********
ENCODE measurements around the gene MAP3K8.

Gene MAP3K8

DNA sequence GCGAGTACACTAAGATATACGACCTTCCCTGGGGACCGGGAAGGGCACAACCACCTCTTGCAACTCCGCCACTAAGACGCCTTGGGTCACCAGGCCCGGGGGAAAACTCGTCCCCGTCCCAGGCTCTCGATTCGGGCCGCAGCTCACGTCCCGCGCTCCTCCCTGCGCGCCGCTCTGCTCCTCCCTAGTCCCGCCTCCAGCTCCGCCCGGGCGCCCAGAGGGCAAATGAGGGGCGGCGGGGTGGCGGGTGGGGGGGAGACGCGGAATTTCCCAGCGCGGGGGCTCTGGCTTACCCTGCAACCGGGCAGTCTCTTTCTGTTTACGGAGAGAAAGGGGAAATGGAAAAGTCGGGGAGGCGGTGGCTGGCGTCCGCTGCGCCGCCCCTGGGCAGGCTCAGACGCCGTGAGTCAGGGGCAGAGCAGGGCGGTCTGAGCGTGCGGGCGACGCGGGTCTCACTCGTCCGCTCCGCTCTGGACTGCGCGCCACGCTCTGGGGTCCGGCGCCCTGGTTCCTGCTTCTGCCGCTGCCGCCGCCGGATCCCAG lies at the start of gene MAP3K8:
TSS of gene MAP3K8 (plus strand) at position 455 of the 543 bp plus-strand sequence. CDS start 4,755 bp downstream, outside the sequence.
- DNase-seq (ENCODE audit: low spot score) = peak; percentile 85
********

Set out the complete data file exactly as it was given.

ENCODE measurements around the gene MAP3K8.

Gene MAP3K8

DNA sequence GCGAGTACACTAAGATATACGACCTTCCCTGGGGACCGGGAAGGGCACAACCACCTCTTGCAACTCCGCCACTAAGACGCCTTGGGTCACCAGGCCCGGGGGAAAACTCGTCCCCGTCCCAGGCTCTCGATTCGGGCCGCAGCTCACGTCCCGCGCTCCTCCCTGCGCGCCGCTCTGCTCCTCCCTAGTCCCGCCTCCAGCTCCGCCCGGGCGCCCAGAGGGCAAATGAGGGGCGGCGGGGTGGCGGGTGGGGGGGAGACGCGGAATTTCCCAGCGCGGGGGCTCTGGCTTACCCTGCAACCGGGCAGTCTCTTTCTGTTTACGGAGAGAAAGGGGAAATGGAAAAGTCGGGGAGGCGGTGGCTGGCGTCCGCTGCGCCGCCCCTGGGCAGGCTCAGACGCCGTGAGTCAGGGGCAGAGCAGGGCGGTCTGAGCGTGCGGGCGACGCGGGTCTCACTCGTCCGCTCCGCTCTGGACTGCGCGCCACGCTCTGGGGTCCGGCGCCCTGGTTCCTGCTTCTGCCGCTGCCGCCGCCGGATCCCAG lies at the start of gene MAP3K8:
TSS of gene MAP3K8 (plus strand) at position 455 of the 543 bp plus-strand sequence. CDS start 4,755 bp downstream, outside the sequence.
- DNase-seq (ENCODE audit: low spot score) = peak; percentile 85